The business world is awash in ideas for new products, services, and business models. Thanks to powerful ideation approaches such as design thinking and crowdsourcing, it has become incredibly easy and relatively inexpensive for companies to obtain a vast number of novel concepts, from both insiders and outsiders such as customers, designers, and scientists. Yet many organizations still struggle to identify and capture big opportunities. A division head at a global consumer electronics corporation recently told me, “We have a mass of ideas, but honestly, we don’t know what to do with them. While we’ve tried to explore some unusual avenues, we’ve ended up committing ourselves to ideas that are already familiar.” From what I have observed, his company is the rule rather than the exception.
Why is this the case? Clayton Christensen, of disruptive innovation fame, and W. Chan Kim and Renée Mauborgne
In a previous post we described fourteen ways to apply the Business Model Canvas. In this post we elaborate on the idea of using the Canvas to better understand external parties (such as customers, competitors, and partners). By better understanding their businesses you'll come to know their motivations for working with you or against you and you'll understand their possibilities and constraints.
There’s a common misconception that Customer Success is just a more advanced version of Customer Support for SaaS companies. The core logic looks something like this: When customers aren’t happy, you throw Support at them until they’re happy. Happy customers = successful customers = renewals. Ergo, Support orgs that drive happiness = Customer Success orgs.... Read More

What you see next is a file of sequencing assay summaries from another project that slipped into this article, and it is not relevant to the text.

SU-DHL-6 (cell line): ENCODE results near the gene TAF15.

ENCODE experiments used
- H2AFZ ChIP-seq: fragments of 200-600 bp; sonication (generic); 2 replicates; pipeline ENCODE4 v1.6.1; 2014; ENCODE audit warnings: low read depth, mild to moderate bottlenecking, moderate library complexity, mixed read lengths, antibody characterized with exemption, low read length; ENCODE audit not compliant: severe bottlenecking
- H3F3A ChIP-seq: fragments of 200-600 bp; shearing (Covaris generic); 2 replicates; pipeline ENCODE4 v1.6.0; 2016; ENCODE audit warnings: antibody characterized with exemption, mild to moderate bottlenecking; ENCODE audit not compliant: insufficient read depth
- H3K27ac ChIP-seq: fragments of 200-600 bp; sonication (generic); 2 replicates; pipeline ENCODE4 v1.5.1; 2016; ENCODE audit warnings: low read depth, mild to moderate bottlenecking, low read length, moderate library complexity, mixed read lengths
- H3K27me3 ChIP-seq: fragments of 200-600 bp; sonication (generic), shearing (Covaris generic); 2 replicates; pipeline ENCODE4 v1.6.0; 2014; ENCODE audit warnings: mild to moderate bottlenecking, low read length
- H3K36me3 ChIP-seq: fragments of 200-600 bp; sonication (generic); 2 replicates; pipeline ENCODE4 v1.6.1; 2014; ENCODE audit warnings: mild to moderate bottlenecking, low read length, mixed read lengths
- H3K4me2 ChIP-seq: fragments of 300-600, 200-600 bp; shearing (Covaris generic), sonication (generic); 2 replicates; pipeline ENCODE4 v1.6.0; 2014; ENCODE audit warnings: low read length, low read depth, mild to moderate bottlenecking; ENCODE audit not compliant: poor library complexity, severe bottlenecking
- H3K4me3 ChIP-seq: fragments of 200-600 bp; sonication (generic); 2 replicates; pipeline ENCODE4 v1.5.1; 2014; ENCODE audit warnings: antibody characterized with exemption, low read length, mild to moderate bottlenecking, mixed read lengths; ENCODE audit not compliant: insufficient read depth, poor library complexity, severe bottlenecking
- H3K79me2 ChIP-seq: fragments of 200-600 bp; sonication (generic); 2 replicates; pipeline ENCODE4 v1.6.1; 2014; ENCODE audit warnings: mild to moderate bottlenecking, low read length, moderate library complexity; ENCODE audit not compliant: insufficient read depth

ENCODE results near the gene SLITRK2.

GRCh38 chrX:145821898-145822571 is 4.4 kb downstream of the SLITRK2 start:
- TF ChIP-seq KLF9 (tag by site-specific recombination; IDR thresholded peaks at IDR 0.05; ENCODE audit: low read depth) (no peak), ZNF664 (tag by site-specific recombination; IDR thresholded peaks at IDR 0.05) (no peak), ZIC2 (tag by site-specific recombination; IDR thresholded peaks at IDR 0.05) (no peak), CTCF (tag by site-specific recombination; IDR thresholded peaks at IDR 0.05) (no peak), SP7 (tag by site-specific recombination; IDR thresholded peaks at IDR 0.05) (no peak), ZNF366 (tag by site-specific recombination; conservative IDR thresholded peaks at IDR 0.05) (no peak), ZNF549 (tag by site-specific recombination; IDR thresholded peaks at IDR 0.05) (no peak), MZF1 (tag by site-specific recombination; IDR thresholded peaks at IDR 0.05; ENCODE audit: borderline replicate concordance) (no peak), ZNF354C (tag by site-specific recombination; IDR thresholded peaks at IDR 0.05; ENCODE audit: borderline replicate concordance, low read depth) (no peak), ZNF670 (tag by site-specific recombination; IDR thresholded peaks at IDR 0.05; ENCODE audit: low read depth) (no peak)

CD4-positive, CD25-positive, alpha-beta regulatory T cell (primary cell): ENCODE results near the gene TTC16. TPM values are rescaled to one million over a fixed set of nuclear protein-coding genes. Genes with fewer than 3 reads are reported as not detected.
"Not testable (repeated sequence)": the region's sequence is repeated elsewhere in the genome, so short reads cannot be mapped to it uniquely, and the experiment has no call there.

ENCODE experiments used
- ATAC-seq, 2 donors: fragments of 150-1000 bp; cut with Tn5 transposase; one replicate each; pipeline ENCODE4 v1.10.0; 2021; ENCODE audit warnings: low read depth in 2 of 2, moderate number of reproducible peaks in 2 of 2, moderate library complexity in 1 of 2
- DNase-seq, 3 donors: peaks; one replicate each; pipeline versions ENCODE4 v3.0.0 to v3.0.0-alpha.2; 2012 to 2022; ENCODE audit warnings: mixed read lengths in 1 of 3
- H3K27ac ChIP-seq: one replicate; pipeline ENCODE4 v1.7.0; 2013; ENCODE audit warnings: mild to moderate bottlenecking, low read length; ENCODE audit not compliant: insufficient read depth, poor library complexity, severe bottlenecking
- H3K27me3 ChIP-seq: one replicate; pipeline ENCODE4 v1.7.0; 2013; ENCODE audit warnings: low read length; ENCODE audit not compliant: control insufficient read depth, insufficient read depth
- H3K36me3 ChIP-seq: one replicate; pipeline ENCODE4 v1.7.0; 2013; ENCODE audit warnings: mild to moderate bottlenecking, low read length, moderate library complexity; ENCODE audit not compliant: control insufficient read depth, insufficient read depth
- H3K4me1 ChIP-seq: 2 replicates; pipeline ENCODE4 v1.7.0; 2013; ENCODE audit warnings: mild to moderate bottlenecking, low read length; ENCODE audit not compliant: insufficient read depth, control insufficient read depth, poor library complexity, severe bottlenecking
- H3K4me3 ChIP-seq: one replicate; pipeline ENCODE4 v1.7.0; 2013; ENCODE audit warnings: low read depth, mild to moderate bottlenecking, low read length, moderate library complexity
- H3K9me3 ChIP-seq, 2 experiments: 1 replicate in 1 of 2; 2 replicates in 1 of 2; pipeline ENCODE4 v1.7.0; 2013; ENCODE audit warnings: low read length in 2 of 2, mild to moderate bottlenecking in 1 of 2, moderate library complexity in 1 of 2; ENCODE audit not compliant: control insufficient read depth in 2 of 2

IT Sloan School's 'Initiative on the Digital Economy' recently published my research paper "Rethinking Networks: Exploring Strategies for Making Users More Valuable" that argues for the primacy of "network effects" over "platforms" for generating innovation, sustainable growth and competitive advantage.
IDE Community Manager Paula Klein was kind enough to interview me about this work and I'd like to share the result:
Overview The old formula that everyone uses for customer lifetime value (LTV)) –average gross profit per customer divided by churn – ceases to work
They clearly realized the that old formula of Average Gross Profit per Account divided by Churn did not work in their situation. This article and the attached spreadsheet hopefully addresses that question.
Brands are changing their tactics. They don’t learn anything in depth; they optimize for speed instead. Here’s the kicker. Millennials don’t know anything anymore, except where to find what they need when they need it. Google did that to us, and it’s now happening to marketing, too. The process of learning something is too slow, and while you’ve been doing it, the rules of the game will have changed again. It’s just not worth it.
Identifying your customers, their needs and what motivates them to purchase is crucial for the sales process. Offline, it is often immediate and almost intuitive. Online, this is much more difficult to achieve.
Sharing your scoops to your social media accounts is a must to distribute your curated content. Not only will it drive traffic and leads through your content, but it will help show your expertise with your followers.
How to integrate my topics' content to my website?
Integrating your curated content to your website or blog will allow you to increase your website visitors’ engagement, boost SEO and acquire new visitors. By redirecting your social media traffic to your website, Scoop.it will also help you generate more qualified traffic and leads from your curation work.
Distributing your curated content through a newsletter is a great way to nurture and engage your email subscribers will developing your traffic and visibility.
Creating engaging newsletters with your curated content is really easy.